THE BLUEING HOURS moves from darkness to light – the reader moves from passion to doubt to the struggle to survive intact – in a brilliantly structured book which carries the reader to dawn. This isn’t surprising for here is a poet who does not want to trade Earth for Heaven or Hell. Al is betting everything that the objects of this world – flawed or not – are charged with meaning that we humans need more than some elusive transformation into perfection.
The Blueing Hours is simply – and I make no apology for what sounds like hyperbole but is truth – the first 21st century book of poems that offers a portrait of heterosexual masculinity. Talk about risks: Al’s poems are tender (as a father to his sons), stark (as a son to a father), and unblinking (three generations of men sharing intellectual space in the city of Chicago). Al rejects facile romanticism or the forgiveness that nostalgia offers. He is in a blinking contest with a city of contradictions: one that showcases class differences, ethnicity vs. a larger citizenry, myopia vs. the exaggerated skyline of bragging skyscrapers.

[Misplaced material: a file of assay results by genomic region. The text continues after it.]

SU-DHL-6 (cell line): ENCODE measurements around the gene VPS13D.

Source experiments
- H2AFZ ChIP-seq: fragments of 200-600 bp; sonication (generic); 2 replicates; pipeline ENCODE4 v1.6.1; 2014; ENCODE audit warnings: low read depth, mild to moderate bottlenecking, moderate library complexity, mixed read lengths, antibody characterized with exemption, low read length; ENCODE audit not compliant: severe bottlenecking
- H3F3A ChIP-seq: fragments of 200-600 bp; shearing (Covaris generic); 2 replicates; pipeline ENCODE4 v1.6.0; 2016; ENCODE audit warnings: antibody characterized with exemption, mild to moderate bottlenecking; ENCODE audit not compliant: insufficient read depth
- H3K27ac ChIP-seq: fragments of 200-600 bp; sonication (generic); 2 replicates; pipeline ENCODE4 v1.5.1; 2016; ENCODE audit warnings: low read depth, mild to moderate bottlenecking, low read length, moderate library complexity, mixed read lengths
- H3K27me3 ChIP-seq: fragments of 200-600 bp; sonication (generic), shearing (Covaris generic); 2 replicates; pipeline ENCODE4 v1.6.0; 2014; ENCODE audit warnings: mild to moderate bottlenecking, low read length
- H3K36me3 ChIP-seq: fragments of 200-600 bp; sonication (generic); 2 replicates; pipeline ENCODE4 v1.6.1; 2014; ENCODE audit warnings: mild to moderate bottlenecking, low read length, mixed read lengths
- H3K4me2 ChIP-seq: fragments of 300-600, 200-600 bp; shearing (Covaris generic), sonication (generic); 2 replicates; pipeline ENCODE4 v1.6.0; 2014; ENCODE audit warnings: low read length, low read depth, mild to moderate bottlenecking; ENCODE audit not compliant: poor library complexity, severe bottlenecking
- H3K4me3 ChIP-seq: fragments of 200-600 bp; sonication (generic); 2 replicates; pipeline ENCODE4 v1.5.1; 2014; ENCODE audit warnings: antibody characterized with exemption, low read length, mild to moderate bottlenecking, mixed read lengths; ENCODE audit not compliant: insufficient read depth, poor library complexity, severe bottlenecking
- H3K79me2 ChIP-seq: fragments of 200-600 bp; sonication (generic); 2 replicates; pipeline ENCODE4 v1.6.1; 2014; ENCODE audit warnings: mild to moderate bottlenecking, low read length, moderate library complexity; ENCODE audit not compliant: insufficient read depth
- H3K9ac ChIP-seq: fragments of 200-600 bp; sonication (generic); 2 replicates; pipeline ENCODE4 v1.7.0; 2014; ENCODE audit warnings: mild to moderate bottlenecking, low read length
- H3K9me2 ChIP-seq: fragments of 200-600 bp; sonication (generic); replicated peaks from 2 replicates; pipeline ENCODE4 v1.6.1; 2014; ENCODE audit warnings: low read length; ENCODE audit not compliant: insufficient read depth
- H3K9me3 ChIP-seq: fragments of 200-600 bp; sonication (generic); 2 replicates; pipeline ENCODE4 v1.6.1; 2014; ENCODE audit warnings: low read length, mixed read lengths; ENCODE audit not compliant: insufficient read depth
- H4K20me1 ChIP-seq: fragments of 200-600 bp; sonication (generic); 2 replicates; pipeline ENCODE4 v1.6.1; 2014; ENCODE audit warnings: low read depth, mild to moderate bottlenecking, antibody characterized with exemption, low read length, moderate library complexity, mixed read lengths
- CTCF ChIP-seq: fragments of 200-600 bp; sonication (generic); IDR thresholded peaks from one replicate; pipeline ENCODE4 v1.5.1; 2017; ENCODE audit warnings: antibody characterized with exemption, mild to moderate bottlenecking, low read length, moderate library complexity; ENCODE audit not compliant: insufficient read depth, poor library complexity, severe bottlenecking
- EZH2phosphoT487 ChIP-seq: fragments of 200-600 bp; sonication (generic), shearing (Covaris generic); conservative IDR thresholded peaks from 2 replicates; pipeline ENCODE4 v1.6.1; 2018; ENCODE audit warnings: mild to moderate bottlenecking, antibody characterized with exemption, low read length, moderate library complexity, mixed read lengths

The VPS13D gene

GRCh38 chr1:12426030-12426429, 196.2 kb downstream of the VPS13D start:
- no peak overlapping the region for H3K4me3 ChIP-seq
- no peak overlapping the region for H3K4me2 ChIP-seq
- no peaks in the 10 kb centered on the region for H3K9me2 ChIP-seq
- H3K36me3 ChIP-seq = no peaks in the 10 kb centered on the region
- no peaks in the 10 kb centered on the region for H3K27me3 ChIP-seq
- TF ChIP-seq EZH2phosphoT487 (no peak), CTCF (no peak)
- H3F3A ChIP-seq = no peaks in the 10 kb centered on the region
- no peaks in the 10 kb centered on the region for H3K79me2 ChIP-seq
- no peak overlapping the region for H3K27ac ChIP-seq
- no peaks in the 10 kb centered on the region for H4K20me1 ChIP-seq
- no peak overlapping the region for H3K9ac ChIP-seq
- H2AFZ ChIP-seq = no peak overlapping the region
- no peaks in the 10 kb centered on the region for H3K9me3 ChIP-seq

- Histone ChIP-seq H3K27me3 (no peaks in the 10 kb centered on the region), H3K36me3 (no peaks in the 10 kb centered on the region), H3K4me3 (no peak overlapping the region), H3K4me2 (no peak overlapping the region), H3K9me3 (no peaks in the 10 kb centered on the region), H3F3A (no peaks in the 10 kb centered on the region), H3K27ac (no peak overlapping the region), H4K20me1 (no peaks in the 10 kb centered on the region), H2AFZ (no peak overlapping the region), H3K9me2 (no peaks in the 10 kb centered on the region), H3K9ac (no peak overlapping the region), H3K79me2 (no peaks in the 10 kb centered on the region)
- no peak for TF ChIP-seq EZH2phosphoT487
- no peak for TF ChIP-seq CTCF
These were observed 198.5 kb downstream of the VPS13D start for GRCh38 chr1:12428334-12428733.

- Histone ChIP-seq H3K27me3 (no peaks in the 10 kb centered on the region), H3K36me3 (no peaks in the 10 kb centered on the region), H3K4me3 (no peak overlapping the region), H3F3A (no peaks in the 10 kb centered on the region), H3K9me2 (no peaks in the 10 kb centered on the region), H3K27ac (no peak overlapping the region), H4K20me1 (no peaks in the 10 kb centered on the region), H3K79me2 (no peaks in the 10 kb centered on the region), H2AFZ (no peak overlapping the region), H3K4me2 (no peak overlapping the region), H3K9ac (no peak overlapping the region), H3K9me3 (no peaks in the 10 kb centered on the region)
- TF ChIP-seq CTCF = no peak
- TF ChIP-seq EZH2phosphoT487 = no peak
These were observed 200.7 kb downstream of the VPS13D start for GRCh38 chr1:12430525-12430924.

It’s a book launched by the extension of the night: jazz clubs, neons, poetry readings, bar noises. He takes his readers from the red hours, the black hours that we writers know too well, to the blueing hours. Here is a poet who does not have to re-invent the color wheel, but rather use it to keep the world from the false dictionary of black and white.
Al has always been a poet, I suspect, but now he can point at his writing as evidence of his long journeys within himself. He is a generous poet for, like the many visionaries of Chicago (including Carl Sandburg and Gwendolyn Brooks), his insights are our insights. He makes us wealthy in a currency about soul, life, passion. One word at a time, one heartbreak at a time, one rescue at a time. Albert DeGenova. The Blueing Hours. Virtual Artists Collective, 2008. ISBN 978-0-9798825-3-1.
reviewed by Rane Arroyo, University of Toledo, 2008-08-20